Sociologists identify different types of families based on how one enters into them
Extended family: All of the family relationships beyond the basic two-generation nuclear or blended family we call it as an Extended Family, which includes relatives beyond nuclear and blended family levels i.e., it consists of cousins, aunts and uncles, grandparents and great grandparents.
Matrifocal family: A matrifocal family consists of a mother and her children. Generally, these children are her biological offspring, although adoption of children is a practice in nearly every society. This kind of family is common where women have the resources to rear their children by themselves, or where men are more mobile than women. As a definition, “a family or domestic group is matrifocal when it is centred on a woman and her children. In this case the father(s) of these children are intermittently present in the life of the group and occupy a secondary place.
Patrifocal family: A patrifocal family consists of a father and his children i.e. a family that is in control by the father, as the head of the family. It is found in societies where men take multiple wives (polygamy or polygyny) and/or remain involved with each for a relatively short time. This type of family is rare from a worldwide perspective, but occurs in Islamic states with considerable frequency. The laws of some Arab nations encourage this structure by allowing a maximum of four wives per man at any given time, and automatic deflection of custody rights to the father in the case of a divorce. In these societies, a man will often take a wife and may conceive a child with her, but after a relatively short time put her out of his harem so he can take another woman without exceeding the quota of four.
Matrilocal family: Matrilocal family is a term referring to the societal system in which a married couple resides with or near the wife’s parents. A woman remains in her mother’s household after reaching maturity and brings her husband to live with her family after marriage. Thus, the female offspring of a mother remain living in (or near) the mother’s house, thereby forming large-clan families, typically consisting of three or four generations living in the same place.Sons, conversely, move out of their natal household after marriage to join their wife’s household.
Patrilocal family/ Virilocal family: Patrilocal family is a society or custom in which a married couple settles with or near the husband’s family. An example of a society that would be described as patrilocal is a society where a woman gets married and moves next door to her husband’s parents. In a patrilocal society, when a man marries, his wife joins him in his father’s home or compound, where they raise their children. These children will follow the same pattern. Sons will stay and daughters will move in with their husbands’ families. Families living in a patrilocal residence generally assume joint ownership of domestic sources. The household is led by a senior member, who also directs the labor of all other members.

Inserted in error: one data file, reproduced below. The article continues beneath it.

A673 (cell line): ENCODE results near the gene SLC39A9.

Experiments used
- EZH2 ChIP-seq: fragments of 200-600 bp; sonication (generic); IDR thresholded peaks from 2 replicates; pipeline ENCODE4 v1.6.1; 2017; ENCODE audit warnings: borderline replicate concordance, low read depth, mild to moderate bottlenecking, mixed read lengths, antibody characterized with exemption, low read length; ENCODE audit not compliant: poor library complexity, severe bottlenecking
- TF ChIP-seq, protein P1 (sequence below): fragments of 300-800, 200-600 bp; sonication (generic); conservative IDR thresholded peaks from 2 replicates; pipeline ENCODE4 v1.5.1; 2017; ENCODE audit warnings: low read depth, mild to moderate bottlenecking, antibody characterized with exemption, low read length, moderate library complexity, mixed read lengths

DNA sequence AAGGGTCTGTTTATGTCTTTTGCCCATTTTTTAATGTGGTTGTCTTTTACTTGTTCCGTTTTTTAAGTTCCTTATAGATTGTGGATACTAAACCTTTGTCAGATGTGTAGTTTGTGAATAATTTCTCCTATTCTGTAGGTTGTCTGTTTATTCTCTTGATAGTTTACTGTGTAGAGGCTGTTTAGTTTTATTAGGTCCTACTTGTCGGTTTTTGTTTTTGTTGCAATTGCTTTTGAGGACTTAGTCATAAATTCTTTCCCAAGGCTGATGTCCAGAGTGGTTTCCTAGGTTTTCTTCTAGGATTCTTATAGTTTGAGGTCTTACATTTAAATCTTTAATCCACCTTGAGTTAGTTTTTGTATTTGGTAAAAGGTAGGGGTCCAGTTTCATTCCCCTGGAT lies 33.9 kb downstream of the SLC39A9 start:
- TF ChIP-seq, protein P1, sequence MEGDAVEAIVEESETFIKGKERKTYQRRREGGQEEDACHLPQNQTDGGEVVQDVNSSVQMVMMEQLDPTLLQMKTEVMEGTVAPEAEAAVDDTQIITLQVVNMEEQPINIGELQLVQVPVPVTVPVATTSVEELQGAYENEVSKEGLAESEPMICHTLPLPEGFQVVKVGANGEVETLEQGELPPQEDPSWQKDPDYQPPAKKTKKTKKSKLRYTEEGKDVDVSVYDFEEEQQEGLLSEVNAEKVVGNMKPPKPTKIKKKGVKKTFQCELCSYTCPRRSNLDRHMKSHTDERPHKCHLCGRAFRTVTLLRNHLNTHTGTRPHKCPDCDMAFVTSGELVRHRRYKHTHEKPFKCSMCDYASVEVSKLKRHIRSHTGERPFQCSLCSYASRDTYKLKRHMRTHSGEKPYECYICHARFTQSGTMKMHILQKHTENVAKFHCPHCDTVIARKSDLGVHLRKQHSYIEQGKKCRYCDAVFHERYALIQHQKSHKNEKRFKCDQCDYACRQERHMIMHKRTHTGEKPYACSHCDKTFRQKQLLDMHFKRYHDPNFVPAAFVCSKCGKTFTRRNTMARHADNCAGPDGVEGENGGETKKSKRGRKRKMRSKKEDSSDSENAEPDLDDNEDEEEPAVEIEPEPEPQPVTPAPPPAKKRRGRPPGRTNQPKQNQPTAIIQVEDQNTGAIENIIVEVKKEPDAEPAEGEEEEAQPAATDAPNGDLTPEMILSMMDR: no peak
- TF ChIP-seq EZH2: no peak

Matrilineal family: A matrilineal family is one that follows its ancestry and descendants through the maternal (mother’s) line rather than the paternal (father’s) line. Matrilineal societies are found in various places around the world, such as in parts of Africa, Southeast Asia, and India. In India Matrilineal families are found in the South and in the Northeast. Ex: The Khasis of the Jayantia Hills, the Garos, the Nayars of Malabar, in Kerala etc
Patrilineal family: It is a system in which an individual belongs to his or her father’s lineage. It generally involves the inheritance of property, names, or titles through the male line. In India we generally find such families were the children (irrespective of the sex) are identified by their fathers name and are eligible for the inheritance of their father’s property.
Monogamous family: A monogamous family is one in which the husband and wife are in a monogamous relationship. In other words, they are married to one another exclusively. A monogamous family is based on legal or social monogamy i.e. an individual has only one (official) partner during their lifetime or at any one time (i.e. serial monogamy). This means that a person may not have several different legal spouses at the same time, as this is usually prohibited by bigamy laws, in jurisdictions that require monogamous marriages.
Polygamous family: Polygamy is a marriage that includes more than two partners i.e. having more than one spouse at a time. Polygamy is more well-known in developing countries in Africa and Asia. When a man is married to more than one wife at a time, the relationship is called polygyny; and when a woman is married to more than one husband at a time, it is called polyandry. If a marriage includes multiple husbands and wives, it can be called polyamory, group or conjoint marriage.
Joint family: The joint family or undivided family is an extension of the nuclear family (parents and dependent children), i.e. it is an extended family arrangement and it typically grows when children of one sex do not leave their parents home at marriage but bring their spouses to live with them. A joint family is prevalent throughout the Indian sub continent, particularly in India, consisting of many generations living in the same household, all bound by the common relationship.